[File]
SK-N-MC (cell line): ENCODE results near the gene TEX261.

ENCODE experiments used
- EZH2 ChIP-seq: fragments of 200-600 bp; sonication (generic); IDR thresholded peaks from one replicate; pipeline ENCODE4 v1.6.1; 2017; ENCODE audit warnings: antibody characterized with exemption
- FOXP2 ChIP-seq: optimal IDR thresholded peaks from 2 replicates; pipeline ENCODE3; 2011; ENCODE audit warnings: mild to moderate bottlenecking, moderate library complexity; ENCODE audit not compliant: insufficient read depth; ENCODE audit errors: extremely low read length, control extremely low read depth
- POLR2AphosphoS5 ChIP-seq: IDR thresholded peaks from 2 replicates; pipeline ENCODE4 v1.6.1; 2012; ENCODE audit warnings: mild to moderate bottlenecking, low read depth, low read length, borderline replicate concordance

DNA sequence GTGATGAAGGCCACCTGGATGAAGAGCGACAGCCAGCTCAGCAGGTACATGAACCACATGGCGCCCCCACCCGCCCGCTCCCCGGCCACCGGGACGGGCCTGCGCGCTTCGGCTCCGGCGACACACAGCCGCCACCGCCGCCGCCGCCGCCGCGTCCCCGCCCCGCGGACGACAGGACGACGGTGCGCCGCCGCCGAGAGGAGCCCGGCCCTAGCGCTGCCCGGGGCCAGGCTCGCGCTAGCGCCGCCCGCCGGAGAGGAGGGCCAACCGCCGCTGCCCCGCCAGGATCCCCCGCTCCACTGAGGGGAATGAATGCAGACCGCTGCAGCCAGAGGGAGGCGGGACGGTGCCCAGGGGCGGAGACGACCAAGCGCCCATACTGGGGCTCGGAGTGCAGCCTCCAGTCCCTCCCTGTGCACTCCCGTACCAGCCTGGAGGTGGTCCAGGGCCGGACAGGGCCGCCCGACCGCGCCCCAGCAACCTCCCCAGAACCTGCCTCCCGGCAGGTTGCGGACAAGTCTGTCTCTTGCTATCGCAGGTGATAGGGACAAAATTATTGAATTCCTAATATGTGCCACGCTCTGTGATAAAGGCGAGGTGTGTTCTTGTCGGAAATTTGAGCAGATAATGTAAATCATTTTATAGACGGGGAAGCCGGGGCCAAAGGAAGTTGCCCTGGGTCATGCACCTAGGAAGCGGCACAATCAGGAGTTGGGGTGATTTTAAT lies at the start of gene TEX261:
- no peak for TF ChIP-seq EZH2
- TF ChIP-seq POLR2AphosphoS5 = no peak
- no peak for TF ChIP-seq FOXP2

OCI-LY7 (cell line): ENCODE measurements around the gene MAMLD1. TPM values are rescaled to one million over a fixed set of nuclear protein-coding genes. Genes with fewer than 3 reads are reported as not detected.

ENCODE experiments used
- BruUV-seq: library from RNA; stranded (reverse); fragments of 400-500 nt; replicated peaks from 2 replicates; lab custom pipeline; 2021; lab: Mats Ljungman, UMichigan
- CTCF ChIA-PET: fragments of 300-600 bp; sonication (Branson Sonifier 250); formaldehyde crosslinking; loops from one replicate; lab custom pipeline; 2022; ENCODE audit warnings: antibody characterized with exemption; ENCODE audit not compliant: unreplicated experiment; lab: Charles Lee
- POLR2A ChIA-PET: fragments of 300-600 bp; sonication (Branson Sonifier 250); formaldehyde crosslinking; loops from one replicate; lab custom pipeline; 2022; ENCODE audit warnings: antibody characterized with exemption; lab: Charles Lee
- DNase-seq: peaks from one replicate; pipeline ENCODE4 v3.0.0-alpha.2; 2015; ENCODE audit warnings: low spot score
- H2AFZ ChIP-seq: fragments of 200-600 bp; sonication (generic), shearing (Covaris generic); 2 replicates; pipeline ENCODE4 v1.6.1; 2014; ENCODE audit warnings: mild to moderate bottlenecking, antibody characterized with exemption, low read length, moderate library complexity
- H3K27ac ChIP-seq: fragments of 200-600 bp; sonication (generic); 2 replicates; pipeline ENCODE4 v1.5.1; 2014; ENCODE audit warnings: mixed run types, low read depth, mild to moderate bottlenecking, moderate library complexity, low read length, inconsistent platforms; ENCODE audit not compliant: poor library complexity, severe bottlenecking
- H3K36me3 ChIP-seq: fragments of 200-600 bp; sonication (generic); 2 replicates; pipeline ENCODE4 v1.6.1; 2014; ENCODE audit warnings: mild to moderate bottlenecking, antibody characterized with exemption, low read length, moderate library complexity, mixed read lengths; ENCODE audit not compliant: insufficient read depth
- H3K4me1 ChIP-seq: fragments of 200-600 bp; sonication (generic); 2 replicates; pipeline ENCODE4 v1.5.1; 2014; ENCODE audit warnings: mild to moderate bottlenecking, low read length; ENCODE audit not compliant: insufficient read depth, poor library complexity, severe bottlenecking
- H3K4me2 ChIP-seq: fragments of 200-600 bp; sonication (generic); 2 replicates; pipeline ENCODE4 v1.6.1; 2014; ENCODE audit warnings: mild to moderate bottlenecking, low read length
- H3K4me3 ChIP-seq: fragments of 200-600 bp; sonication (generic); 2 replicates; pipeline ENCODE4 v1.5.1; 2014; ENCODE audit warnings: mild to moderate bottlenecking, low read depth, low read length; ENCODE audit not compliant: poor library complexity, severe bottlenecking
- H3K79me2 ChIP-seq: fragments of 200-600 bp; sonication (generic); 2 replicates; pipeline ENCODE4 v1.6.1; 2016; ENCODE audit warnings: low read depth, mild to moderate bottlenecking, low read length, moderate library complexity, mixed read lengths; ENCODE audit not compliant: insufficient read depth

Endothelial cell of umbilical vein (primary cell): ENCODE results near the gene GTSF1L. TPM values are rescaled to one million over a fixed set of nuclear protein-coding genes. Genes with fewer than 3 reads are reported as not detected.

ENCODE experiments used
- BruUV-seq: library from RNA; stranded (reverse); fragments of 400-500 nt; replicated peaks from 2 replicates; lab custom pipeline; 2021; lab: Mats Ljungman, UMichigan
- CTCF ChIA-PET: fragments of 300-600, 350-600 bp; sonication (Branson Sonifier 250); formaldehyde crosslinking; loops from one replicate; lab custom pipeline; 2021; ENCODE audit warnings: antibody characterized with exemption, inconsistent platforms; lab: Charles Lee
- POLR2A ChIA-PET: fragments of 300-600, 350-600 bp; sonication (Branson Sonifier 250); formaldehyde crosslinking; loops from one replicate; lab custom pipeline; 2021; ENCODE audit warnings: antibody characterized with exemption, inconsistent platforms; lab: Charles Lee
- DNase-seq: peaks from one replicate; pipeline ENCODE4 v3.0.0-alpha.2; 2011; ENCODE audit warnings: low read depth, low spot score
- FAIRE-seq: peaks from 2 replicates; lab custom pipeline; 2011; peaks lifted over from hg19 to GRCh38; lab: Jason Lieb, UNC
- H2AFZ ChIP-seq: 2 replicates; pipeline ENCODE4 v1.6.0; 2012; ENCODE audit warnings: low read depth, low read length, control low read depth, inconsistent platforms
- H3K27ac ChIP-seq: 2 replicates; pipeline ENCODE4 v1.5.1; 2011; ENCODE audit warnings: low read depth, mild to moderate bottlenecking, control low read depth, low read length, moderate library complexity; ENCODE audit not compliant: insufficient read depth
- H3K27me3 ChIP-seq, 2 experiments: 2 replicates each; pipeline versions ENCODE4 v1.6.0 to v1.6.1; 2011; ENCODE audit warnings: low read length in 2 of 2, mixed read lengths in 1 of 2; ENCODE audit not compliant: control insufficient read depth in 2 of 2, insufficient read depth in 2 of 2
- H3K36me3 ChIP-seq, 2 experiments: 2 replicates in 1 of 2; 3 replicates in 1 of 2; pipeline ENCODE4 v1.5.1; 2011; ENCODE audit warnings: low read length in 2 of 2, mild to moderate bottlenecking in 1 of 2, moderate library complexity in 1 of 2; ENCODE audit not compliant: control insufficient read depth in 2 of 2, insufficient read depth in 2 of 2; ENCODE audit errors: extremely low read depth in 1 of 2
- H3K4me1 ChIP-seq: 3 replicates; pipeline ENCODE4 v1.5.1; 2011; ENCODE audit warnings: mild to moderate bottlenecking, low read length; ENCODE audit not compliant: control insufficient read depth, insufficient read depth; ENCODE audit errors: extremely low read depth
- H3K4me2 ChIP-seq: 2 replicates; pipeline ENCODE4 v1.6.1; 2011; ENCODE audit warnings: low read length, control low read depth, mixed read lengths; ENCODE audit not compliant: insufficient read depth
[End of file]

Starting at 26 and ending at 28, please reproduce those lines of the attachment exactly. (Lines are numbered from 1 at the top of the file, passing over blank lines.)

- CTCF ChIA-PET: fragments of 300-600, 350-600 bp; sonication (Branson Sonifier 250); formaldehyde crosslinking; loops from one replicate; lab custom pipeline; 2021; ENCODE audit warnings: antibody characterized with exemption, inconsistent platforms; lab: Charles Lee
- POLR2A ChIA-PET: fragments of 300-600, 350-600 bp; sonication (Branson Sonifier 250); formaldehyde crosslinking; loops from one replicate; lab custom pipeline; 2021; ENCODE audit warnings: antibody characterized with exemption, inconsistent platforms; lab: Charles Lee
- DNase-seq: peaks from one replicate; pipeline ENCODE4 v3.0.0-alpha.2; 2011; ENCODE audit warnings: low read depth, low spot score